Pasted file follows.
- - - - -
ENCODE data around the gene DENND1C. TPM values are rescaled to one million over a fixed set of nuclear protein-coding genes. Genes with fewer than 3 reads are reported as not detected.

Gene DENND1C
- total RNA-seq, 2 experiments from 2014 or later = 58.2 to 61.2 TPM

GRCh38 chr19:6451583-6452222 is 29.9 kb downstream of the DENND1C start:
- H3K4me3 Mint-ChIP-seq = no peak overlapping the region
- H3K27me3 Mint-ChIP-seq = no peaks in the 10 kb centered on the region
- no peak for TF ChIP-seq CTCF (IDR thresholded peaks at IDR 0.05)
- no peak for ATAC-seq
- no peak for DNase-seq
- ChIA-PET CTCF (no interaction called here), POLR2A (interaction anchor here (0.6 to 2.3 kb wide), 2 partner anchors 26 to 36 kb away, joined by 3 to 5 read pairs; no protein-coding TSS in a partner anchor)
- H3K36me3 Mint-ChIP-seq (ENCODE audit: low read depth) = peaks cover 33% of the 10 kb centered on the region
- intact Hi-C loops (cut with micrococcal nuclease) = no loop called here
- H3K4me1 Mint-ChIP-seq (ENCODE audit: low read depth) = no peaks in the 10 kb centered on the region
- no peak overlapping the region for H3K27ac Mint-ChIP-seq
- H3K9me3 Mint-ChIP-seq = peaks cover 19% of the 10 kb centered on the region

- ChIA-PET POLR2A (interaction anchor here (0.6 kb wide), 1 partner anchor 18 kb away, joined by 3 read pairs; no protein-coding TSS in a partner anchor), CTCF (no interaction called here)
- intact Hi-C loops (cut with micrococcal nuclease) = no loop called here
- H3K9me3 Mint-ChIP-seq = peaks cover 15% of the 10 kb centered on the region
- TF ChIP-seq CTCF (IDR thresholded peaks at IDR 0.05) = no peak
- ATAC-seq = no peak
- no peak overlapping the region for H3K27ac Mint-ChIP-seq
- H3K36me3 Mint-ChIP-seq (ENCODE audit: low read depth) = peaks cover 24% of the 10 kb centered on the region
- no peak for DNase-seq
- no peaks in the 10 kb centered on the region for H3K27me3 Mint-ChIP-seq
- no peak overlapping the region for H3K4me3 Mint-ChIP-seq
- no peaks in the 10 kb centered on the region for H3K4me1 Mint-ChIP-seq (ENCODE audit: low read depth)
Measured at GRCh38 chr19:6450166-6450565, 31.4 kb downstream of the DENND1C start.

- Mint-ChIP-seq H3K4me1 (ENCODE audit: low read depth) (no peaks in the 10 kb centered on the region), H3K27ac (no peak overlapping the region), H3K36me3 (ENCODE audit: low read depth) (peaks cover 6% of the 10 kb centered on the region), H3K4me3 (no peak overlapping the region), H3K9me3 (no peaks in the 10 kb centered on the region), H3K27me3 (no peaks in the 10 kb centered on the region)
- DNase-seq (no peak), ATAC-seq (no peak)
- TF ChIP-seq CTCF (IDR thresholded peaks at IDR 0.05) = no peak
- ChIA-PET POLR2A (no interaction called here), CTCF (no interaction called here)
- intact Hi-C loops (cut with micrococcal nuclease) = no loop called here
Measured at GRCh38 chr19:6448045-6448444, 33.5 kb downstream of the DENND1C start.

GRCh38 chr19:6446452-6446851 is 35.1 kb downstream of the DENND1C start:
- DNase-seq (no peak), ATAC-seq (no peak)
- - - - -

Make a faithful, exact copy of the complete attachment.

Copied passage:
ENCODE data around the gene DENND1C. TPM values are rescaled to one million over a fixed set of nuclear protein-coding genes. Genes with fewer than 3 reads are reported as not detected.

Gene DENND1C
- total RNA-seq, 2 experiments from 2014 or later = 58.2 to 61.2 TPM

GRCh38 chr19:6451583-6452222 is 29.9 kb downstream of the DENND1C start:
- H3K4me3 Mint-ChIP-seq = no peak overlapping the region
- H3K27me3 Mint-ChIP-seq = no peaks in the 10 kb centered on the region
- no peak for TF ChIP-seq CTCF (IDR thresholded peaks at IDR 0.05)
- no peak for ATAC-seq
- no peak for DNase-seq
- ChIA-PET CTCF (no interaction called here), POLR2A (interaction anchor here (0.6 to 2.3 kb wide), 2 partner anchors 26 to 36 kb away, joined by 3 to 5 read pairs; no protein-coding TSS in a partner anchor)
- H3K36me3 Mint-ChIP-seq (ENCODE audit: low read depth) = peaks cover 33% of the 10 kb centered on the region
- intact Hi-C loops (cut with micrococcal nuclease) = no loop called here
- H3K4me1 Mint-ChIP-seq (ENCODE audit: low read depth) = no peaks in the 10 kb centered on the region
- no peak overlapping the region for H3K27ac Mint-ChIP-seq
- H3K9me3 Mint-ChIP-seq = peaks cover 19% of the 10 kb centered on the region

- ChIA-PET POLR2A (interaction anchor here (0.6 kb wide), 1 partner anchor 18 kb away, joined by 3 read pairs; no protein-coding TSS in a partner anchor), CTCF (no interaction called here)
- intact Hi-C loops (cut with micrococcal nuclease) = no loop called here
- H3K9me3 Mint-ChIP-seq = peaks cover 15% of the 10 kb centered on the region
- TF ChIP-seq CTCF (IDR thresholded peaks at IDR 0.05) = no peak
- ATAC-seq = no peak
- no peak overlapping the region for H3K27ac Mint-ChIP-seq
- H3K36me3 Mint-ChIP-seq (ENCODE audit: low read depth) = peaks cover 24% of the 10 kb centered on the region
- no peak for DNase-seq
- no peaks in the 10 kb centered on the region for H3K27me3 Mint-ChIP-seq
- no peak overlapping the region for H3K4me3 Mint-ChIP-seq
- no peaks in the 10 kb centered on the region for H3K4me1 Mint-ChIP-seq (ENCODE audit: low read depth)
Measured at GRCh38 chr19:6450166-6450565, 31.4 kb downstream of the DENND1C start.

- Mint-ChIP-seq H3K4me1 (ENCODE audit: low read depth) (no peaks in the 10 kb centered on the region), H3K27ac (no peak overlapping the region), H3K36me3 (ENCODE audit: low read depth) (peaks cover 6% of the 10 kb centered on the region), H3K4me3 (no peak overlapping the region), H3K9me3 (no peaks in the 10 kb centered on the region), H3K27me3 (no peaks in the 10 kb centered on the region)
- DNase-seq (no peak), ATAC-seq (no peak)
- TF ChIP-seq CTCF (IDR thresholded peaks at IDR 0.05) = no peak
- ChIA-PET POLR2A (no interaction called here), CTCF (no interaction called here)
- intact Hi-C loops (cut with micrococcal nuclease) = no loop called here
Measured at GRCh38 chr19:6448045-6448444, 33.5 kb downstream of the DENND1C start.

GRCh38 chr19:6446452-6446851 is 35.1 kb downstream of the DENND1C start:
- DNase-seq (no peak), ATAC-seq (no peak)